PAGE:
Microsoft has big revenue goals for its cloud business — how is it faring?
It’s earnings season all over again, giving us
nerds market enthusiasts a fresh look into how public technology companies are faring. Facebook did well, Apple didn’t. Google managed to beat Apple’s market cap after a strong report, and Microsoft dropped its own set of numbers.
You can find a broad assesment of Redmond’s performance during the most recent quarter here. While that’s useful, today we’ll focus on a single category: cloud.
Microsoft made waves in April of 2015 when it promised investors it would reach a $20 billion run rate for its commercial cloud business in its fiscal 2018. Microsoft’s fiscal calendar is ahead by half a year, so its fiscal 2018 will run from the middle of calendar 2017, to the middle of calendar 2018.
That means Microsoft has ten quarters to reach the $20 billion run-rate figure. How is the company faring on its path to that goal, and will it reach the mark before the allotted time? Let’s take a look.
We are discussing Microsoft’s ‘commercial cloud’ revenue, not every dollar that it generates from services that could be delineated as cloud-based. This is not our own construction, but a Microsoft-derived phrase.
I rang the company to get a full definition of what constitutes ‘commercial cloud.’ A Microsoft spokesperson said that ‘commercial cloud’ is Azure, Dynamics, and business-sold Office 365, with some other things mixed in. Yammer, for example. More succinctly, it’s the set of services that Microsoft sells to corporations that are hosted in a cloud environment. Shocking I know, given its name.
That in hand, let’s take a look at how the company has performed with the segment, including its last quarter.
In its most recent quarterly report, Microsoft indicated that its commercial cloud is now on a $9.4 billion run rate. That’s 47 percent of its $20 billion goal.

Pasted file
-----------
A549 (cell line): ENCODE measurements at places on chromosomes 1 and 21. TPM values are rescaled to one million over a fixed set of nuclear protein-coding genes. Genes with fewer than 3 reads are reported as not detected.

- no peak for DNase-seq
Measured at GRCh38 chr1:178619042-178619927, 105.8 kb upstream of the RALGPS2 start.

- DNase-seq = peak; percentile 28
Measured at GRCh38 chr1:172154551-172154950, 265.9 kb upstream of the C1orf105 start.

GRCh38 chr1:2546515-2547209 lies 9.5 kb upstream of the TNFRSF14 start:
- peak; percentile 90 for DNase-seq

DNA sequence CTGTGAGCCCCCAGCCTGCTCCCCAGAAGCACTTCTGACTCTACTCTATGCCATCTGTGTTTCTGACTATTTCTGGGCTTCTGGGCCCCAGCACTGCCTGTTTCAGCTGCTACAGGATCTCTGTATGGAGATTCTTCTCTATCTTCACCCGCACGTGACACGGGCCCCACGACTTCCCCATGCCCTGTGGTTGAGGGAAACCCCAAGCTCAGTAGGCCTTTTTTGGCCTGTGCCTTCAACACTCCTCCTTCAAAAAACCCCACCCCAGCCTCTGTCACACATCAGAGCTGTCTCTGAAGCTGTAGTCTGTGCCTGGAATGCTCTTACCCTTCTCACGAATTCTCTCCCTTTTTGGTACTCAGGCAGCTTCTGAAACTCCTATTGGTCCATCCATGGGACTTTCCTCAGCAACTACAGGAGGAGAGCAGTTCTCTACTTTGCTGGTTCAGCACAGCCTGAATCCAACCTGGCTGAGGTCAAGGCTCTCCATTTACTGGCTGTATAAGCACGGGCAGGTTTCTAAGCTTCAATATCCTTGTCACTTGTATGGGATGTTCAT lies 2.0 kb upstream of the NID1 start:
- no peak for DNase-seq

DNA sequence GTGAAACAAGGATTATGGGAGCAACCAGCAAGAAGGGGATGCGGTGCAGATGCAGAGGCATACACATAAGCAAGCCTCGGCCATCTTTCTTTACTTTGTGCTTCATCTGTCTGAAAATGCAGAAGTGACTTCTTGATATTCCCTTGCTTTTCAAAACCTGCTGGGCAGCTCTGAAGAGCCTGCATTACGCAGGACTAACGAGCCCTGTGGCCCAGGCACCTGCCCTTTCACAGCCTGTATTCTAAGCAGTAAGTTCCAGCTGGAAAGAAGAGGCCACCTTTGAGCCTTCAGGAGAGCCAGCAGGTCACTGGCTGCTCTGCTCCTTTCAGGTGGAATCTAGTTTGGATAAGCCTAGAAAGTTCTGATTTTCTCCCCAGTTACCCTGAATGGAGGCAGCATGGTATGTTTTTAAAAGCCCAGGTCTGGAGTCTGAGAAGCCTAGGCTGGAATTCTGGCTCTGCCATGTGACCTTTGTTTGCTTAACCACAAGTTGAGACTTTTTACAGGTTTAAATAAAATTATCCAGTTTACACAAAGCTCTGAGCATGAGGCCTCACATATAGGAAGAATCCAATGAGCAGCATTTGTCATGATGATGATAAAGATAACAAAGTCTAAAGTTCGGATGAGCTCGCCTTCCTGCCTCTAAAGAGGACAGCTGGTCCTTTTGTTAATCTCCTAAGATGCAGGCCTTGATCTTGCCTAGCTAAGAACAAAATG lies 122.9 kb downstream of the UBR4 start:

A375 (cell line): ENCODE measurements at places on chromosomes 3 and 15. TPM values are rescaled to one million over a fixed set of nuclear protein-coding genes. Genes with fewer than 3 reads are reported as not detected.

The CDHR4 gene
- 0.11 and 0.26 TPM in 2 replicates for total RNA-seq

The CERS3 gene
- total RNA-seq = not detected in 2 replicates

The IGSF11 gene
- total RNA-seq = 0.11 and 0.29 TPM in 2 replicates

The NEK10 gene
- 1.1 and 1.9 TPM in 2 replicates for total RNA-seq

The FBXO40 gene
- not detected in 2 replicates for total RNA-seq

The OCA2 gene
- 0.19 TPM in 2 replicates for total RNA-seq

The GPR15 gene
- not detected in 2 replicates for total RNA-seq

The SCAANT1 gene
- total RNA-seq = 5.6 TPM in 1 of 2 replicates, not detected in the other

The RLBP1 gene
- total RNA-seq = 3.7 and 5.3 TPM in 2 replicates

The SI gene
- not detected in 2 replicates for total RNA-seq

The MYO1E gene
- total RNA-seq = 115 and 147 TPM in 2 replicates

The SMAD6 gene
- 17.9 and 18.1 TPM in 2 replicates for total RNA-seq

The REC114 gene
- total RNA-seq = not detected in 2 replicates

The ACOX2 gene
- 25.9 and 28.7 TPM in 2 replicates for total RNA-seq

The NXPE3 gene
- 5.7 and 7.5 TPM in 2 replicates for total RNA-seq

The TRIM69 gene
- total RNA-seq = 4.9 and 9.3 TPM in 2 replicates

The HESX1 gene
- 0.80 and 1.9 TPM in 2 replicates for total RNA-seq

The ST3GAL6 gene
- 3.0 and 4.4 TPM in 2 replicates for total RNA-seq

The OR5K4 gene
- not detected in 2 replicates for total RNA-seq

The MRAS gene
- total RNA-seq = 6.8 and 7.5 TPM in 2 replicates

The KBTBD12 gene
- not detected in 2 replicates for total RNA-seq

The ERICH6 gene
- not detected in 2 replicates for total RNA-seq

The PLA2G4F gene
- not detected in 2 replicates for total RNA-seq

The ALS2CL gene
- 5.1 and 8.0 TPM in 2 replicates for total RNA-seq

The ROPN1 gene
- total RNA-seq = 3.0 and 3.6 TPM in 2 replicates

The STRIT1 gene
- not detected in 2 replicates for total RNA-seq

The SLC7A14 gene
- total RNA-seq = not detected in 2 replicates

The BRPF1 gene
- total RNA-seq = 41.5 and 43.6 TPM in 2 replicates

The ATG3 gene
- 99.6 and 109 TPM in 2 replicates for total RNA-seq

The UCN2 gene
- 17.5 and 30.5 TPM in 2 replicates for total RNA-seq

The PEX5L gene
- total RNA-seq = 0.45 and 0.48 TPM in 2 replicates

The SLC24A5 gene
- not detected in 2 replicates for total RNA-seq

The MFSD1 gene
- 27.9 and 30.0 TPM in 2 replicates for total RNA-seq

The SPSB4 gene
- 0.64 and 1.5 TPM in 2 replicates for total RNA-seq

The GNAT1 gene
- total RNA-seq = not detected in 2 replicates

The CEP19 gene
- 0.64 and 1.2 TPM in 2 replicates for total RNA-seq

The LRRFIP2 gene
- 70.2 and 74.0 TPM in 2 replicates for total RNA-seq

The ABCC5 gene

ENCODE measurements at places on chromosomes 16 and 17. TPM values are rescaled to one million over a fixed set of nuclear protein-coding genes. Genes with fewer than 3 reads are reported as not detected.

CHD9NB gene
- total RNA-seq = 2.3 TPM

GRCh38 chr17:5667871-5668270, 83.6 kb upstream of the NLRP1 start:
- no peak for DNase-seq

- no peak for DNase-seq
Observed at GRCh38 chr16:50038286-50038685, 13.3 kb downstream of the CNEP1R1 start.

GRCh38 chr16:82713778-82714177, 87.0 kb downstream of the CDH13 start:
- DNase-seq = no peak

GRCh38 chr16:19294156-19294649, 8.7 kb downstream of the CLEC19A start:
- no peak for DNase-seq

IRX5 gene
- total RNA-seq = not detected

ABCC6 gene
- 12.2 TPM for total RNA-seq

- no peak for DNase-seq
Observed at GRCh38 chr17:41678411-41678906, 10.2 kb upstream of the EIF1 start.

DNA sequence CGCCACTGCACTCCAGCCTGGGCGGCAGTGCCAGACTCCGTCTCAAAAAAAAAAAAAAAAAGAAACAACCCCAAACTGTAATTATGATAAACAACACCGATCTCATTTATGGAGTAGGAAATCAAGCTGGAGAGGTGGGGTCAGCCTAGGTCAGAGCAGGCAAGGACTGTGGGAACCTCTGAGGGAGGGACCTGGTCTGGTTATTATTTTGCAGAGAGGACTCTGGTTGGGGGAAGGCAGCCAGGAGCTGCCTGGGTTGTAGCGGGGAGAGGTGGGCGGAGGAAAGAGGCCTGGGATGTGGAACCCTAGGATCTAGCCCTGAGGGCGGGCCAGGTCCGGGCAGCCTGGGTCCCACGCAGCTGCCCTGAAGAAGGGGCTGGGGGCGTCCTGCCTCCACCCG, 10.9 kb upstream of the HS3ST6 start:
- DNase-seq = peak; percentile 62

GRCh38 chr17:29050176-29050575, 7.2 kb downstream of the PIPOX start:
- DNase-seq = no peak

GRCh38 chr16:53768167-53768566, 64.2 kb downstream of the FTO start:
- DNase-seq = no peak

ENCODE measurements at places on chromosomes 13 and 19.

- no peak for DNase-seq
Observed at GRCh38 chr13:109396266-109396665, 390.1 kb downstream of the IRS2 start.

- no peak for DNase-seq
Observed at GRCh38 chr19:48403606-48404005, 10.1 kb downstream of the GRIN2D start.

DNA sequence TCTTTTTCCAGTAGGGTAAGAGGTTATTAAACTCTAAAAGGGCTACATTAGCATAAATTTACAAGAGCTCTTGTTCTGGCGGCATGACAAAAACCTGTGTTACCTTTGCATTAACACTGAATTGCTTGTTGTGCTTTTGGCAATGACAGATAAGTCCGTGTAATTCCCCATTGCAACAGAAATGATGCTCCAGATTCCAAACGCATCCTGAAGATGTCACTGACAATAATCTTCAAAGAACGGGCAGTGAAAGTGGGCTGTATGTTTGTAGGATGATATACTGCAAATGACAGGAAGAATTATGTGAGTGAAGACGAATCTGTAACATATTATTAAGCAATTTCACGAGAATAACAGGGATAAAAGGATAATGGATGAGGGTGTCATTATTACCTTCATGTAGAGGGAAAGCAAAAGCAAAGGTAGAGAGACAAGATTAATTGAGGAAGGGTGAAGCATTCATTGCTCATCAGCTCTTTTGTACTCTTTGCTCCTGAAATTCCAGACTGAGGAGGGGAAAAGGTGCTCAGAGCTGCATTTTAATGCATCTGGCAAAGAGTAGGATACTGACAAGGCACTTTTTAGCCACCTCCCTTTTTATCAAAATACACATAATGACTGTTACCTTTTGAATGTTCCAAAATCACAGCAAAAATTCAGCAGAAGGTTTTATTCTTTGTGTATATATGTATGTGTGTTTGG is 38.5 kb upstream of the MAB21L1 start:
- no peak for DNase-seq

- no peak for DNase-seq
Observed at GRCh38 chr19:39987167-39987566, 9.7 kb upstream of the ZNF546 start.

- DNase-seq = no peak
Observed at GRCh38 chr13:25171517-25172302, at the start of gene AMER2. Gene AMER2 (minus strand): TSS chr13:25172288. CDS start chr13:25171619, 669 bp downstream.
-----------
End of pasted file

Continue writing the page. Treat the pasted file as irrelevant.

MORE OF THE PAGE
Here’s the commercial cloud figures that Microsoft has reported to date:
That translates to the following year-over-year growth tallies:
As you can see, the law of large numbers is weighing on the company’s commercial cloud growth performance. That’s not surprising.
[Small note: Whenever Microsoft said that a quarter had ‘exceeded’ a certain revenue figure, we used the figure provided. We doubt our divination skills in that regard. Also, the company has reported more quarters of percentage growth performance than it has dollar results.]
How Are Things Looking?
The company’s last quarter report was strong. Given Microsoft’s soft growth in the preceding quarter, I didn’t expect to see that much paint on the board. The company picked up $1.2 billion in new run rate in one quarter, moving from $8.2 billion, to $9.4 billion.
Summing quickly, Microsoft grew its commercial cloud revenue from a $4.4 billion run rate in the fourth quarter of its fiscal 2014, to $9.4 billion in the second quarter of its fiscal 2016. That’s a $5 billion change. That growth metric can be viewed in two ways.